Saturday, October 29, 2005

Return to Hard Rhetoric Dashes Hope of End to Crisis

Tim Butcher, The Telegraph UK:
Iran was on a collision course with the West yesterday as its president defied a diplomatic onslaught led by Washington and London to withdraw his calls for Israel to be "wiped off the map".

Mahmoud Ahmadinejad, supported by more than a million of his countrymen attending annual anti-Israel protest rallies in all major cities across Iran, said he stood by his remarks.

The president marched alongside a mob of noisy students in Teheran waving placards carrying the exact words he used at an anti-Zionism rally earlier this week, and mocked Israel's strongest supporter, the United States.

"They become upset when they hear any voice of truth-seeking, " he said. "They think they are the absolute rulers of the world."

By returning so bluntly to the old anti-Israel rhetoric common during Iran's Islamic Revolution of 1979, the president has radically changed Iran's relations with the West. READ MORE

After a decade when most observers believed that the Islamic Republic had become more modern, Mr Ahmadinejad has taken a more hardline position.

With Iran continuing work on its nuclear programme, it is a change of policy with potentially enormous implications.

Next month's deadline for Iran to allow international scrutiny of its nuclear programme will now be the focus of increased diplomatic attention.

So far Iran's belligerence appears to have wrong-footed the West, with no obvious international support for Tony Blair's veiled warning that force could be used against Iran.

While European and western nations have condemned the Iranian president's remarks, the Arab and Muslim world has been largely silent.

Only Turkey, a Muslim but secular state, has called for Mr Ahmadinejad to withdraw his comments.

Yesterday's Jerusalem Day protests across Iran were always going to involve colourful displays of anti-Zionist emotion, but they were made even more important by the president's comments earlier this week.

Speaking to the Iranian national news agency, Mr Ahmadinejad made light of Israel and America's reaction.

"They are free to talk but their words do not have any validity," he said. "It is natural that if a word is right and just it will provoke a reaction.

"They are cheeky humans, and they think that the entire world should obey them. They destroy Palestinian families and expect nobody to object to them."

Earlier there had been some signs of moderation from within the Iranian regime. The Iranian Embassy in Moscow said Mr Ahmadinejad "did not have any intention to speak in sharp terms and engage in a conflict".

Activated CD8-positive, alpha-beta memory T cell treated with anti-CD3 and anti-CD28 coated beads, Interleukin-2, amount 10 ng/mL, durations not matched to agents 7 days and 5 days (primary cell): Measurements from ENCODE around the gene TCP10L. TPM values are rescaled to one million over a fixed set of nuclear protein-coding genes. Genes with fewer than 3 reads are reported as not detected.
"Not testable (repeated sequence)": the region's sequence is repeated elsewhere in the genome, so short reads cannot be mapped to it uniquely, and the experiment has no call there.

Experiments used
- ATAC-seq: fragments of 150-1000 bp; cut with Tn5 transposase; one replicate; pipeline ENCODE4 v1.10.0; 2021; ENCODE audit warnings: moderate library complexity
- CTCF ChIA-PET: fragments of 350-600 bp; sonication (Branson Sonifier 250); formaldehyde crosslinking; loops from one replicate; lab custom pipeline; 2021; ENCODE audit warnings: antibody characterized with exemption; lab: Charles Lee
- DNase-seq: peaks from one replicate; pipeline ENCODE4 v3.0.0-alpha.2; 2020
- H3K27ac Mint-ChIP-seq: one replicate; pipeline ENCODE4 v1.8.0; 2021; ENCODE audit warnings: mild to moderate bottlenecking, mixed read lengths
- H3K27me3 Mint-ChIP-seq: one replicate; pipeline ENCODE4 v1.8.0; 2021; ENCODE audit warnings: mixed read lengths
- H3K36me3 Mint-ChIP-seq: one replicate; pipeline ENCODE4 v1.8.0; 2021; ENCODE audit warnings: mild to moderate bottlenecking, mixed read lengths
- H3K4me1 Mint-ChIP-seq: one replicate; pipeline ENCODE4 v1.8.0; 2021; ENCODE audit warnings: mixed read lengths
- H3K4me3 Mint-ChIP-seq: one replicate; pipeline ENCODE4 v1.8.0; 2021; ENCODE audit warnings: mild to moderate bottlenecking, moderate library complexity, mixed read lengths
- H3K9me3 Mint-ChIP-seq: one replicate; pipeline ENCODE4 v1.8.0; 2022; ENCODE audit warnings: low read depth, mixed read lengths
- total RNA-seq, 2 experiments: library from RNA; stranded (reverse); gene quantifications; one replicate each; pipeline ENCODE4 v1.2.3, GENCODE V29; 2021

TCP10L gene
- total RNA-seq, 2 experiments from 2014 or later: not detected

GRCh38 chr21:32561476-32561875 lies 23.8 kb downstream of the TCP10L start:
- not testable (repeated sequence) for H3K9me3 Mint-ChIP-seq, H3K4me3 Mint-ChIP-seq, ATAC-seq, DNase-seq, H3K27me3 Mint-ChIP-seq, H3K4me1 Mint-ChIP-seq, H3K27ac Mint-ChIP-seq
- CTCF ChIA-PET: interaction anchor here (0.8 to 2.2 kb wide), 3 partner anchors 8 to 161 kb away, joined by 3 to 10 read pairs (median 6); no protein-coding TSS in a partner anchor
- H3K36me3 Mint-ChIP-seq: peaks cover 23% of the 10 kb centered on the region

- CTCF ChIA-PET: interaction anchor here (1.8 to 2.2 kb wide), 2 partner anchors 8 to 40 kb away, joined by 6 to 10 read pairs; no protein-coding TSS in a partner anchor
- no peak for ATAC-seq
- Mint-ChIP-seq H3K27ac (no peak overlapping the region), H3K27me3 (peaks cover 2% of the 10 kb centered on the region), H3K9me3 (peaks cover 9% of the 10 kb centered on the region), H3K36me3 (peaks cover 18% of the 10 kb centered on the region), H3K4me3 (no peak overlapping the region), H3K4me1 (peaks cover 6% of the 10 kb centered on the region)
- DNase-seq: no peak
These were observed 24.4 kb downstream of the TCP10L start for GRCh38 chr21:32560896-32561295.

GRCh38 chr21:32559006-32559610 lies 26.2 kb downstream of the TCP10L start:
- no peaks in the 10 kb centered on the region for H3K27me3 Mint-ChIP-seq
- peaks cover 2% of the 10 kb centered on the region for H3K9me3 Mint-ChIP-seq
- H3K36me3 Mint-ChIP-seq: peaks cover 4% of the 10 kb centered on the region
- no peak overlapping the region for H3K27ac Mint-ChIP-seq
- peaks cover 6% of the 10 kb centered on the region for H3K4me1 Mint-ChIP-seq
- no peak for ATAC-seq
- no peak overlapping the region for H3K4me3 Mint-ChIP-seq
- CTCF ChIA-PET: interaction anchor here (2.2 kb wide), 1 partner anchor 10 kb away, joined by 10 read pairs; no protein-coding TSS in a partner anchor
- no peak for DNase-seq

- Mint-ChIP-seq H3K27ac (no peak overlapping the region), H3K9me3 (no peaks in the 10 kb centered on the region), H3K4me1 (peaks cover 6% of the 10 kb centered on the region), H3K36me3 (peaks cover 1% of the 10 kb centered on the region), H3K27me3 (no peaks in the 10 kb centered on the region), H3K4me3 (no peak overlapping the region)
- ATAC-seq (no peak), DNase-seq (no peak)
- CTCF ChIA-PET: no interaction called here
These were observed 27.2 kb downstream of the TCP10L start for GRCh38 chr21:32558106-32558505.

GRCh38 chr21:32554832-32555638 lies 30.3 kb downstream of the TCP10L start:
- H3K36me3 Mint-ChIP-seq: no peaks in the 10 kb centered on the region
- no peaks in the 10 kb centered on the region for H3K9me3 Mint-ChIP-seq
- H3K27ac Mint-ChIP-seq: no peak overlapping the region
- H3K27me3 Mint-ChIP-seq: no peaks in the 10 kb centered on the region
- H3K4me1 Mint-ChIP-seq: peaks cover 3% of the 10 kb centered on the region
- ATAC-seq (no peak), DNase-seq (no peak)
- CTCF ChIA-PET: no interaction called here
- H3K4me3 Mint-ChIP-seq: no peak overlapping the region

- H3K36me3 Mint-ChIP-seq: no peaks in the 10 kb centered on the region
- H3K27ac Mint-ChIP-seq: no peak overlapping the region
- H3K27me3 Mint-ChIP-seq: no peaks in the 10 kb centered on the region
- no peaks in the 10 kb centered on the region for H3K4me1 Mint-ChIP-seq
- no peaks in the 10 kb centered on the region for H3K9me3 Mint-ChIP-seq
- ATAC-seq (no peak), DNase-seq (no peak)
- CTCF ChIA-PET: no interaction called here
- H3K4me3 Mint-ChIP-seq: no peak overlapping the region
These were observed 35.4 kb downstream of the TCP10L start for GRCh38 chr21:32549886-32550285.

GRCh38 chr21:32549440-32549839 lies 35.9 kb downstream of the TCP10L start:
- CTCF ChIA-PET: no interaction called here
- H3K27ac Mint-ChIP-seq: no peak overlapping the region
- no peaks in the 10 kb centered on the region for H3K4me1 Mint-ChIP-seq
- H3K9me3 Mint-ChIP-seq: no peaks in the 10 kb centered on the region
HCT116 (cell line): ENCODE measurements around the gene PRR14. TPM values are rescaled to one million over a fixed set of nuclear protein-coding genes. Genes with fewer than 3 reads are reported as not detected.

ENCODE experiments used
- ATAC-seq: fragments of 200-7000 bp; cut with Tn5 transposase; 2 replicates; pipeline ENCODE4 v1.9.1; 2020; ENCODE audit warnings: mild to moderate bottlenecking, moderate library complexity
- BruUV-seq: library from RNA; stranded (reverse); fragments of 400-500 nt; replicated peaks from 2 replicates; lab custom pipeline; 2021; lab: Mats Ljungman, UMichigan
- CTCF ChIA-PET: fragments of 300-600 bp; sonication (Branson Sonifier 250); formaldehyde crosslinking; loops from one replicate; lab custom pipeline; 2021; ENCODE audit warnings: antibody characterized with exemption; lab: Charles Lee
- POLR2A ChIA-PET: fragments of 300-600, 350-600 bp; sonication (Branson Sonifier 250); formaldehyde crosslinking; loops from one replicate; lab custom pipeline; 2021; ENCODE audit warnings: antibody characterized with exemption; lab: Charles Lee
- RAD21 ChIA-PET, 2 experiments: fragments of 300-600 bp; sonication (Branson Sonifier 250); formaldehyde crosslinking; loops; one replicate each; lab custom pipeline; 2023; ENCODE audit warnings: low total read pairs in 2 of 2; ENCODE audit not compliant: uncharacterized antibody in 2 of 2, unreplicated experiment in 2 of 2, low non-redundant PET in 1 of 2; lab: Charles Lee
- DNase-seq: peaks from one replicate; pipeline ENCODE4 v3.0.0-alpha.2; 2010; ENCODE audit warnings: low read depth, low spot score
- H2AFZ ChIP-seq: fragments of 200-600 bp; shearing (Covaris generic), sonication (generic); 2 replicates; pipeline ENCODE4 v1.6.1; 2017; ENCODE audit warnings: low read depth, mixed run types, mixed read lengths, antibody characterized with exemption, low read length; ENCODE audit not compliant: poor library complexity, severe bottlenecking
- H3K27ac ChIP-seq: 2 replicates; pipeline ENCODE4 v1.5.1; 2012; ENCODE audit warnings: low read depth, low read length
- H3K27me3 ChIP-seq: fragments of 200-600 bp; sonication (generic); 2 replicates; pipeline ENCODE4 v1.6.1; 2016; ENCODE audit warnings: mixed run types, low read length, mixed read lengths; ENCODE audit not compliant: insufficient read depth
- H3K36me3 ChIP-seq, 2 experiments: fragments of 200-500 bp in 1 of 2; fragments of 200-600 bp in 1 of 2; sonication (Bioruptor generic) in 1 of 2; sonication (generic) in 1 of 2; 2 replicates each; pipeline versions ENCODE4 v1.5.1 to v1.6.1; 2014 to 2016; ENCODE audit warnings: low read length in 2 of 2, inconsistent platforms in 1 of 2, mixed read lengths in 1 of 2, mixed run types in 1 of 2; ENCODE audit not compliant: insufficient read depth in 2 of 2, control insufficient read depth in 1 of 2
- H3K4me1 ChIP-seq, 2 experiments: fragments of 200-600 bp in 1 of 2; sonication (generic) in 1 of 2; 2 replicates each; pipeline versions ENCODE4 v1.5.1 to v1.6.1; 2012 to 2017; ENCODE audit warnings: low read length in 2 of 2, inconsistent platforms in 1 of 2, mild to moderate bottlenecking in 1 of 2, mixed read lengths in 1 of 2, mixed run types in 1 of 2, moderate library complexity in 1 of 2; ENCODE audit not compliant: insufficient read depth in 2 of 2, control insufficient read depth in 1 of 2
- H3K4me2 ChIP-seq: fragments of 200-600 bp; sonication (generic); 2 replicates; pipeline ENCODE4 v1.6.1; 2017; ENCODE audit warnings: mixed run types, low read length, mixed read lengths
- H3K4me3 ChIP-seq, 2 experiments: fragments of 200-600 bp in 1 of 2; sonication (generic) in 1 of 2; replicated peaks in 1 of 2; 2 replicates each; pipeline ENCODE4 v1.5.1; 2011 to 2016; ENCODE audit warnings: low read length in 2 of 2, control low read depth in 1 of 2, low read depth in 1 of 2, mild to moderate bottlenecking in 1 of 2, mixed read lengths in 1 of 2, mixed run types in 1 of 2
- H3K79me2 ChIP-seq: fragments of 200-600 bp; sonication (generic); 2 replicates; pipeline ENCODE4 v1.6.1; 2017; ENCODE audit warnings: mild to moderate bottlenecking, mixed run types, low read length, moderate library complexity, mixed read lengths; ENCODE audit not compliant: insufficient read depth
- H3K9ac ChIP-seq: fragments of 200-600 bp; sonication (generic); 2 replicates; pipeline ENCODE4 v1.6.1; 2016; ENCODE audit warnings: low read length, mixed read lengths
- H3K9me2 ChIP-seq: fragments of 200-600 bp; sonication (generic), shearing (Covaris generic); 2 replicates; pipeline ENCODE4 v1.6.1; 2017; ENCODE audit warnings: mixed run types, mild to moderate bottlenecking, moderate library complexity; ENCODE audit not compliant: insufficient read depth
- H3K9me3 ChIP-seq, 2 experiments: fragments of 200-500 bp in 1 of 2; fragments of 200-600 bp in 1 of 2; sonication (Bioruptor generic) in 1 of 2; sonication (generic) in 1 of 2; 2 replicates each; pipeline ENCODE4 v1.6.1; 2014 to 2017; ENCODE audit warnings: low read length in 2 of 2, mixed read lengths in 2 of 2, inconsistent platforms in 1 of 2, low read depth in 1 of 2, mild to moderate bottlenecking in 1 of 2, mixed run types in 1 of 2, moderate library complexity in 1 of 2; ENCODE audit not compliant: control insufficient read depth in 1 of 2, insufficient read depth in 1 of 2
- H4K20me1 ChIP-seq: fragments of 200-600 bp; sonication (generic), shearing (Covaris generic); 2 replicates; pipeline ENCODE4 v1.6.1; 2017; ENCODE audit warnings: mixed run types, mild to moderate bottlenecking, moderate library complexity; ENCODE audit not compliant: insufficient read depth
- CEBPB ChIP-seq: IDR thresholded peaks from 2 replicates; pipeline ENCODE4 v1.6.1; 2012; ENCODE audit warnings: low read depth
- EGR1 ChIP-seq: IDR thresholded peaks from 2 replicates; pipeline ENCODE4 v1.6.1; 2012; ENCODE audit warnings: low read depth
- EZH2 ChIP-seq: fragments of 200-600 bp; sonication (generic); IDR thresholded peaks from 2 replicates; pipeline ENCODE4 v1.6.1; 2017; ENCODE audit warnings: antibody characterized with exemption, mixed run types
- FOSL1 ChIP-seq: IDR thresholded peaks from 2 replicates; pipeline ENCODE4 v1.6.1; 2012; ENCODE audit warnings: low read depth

The former president Hashemi Rafsanjani also took a more placatory position, suggesting yesterday that the fate of Palestine be decided by a referendum.

"If Muslims and Palestinians agree [to a referendum], it will be a retreat but let's still hold a referendum,'' he said during his weekly sermon.

But Mr Ahmadinejad's appearance at the Teheran rally dashed any hopes of a swift end to the crisis.

Demonstrators chanted "Israel is approaching its death" and many showed that they were willing to give their lives in the fight against Israel by donning white shrouds.

A resolution was read at the end of the rally reiterating "the position declared by the president that the Zionist regime must be wiped out".

The Iranian foreign minister, Manouchehr Mottaki, defended his president's comments, saying they represented Iran's long-held policy of not recognising Israel.

"Unfortunately the Western countries have remained silent on the increasing inhuman activities of Israel," he said.

Turkey, which has a land border with Iran, became the only Muslim country to condemn the president's remarks.

"Turkey believes that regional conflicts can only be solved through dialogue and peaceful methods," Namik Tan, a foreign ministry spokesman, said in a statement.

"Turkey believes that international relations should be developed in a spirit of intercultural harmony and dialogue at a time when our world faces the danger of a clash between civilisations," he added.

"Naturally it is not possible for us to approve of such a statement [by Ahmadinejad)."